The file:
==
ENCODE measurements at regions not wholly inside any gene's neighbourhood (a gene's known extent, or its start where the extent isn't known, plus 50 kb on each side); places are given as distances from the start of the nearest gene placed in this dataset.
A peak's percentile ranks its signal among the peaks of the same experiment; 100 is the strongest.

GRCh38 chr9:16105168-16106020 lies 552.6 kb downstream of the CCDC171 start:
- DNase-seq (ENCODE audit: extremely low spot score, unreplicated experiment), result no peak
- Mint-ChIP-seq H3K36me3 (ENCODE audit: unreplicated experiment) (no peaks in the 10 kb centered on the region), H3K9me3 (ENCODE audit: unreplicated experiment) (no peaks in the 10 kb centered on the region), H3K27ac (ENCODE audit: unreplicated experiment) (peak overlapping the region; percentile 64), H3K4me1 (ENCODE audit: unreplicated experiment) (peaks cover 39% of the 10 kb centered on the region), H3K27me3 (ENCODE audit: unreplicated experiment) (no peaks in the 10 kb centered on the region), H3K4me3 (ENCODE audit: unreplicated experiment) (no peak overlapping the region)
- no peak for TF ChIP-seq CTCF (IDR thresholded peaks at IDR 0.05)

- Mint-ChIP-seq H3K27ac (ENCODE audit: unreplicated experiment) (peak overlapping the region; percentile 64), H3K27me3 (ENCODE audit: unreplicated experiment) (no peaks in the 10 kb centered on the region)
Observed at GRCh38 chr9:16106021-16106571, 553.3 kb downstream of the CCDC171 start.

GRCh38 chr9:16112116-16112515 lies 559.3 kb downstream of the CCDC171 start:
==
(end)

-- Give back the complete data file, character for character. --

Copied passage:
ENCODE measurements at regions not wholly inside any gene's neighbourhood (a gene's known extent, or its start where the extent isn't known, plus 50 kb on each side); places are given as distances from the start of the nearest gene placed in this dataset.
A peak's percentile ranks its signal among the peaks of the same experiment; 100 is the strongest.

GRCh38 chr9:16105168-16106020 lies 552.6 kb downstream of the CCDC171 start:
- DNase-seq (ENCODE audit: extremely low spot score, unreplicated experiment), result no peak
- Mint-ChIP-seq H3K36me3 (ENCODE audit: unreplicated experiment) (no peaks in the 10 kb centered on the region), H3K9me3 (ENCODE audit: unreplicated experiment) (no peaks in the 10 kb centered on the region), H3K27ac (ENCODE audit: unreplicated experiment) (peak overlapping the region; percentile 64), H3K4me1 (ENCODE audit: unreplicated experiment) (peaks cover 39% of the 10 kb centered on the region), H3K27me3 (ENCODE audit: unreplicated experiment) (no peaks in the 10 kb centered on the region), H3K4me3 (ENCODE audit: unreplicated experiment) (no peak overlapping the region)
- no peak for TF ChIP-seq CTCF (IDR thresholded peaks at IDR 0.05)

- Mint-ChIP-seq H3K27ac (ENCODE audit: unreplicated experiment) (peak overlapping the region; percentile 64), H3K27me3 (ENCODE audit: unreplicated experiment) (no peaks in the 10 kb centered on the region)
Observed at GRCh38 chr9:16106021-16106571, 553.3 kb downstream of the CCDC171 start.

GRCh38 chr9:16112116-16112515 lies 559.3 kb downstream of the CCDC171 start: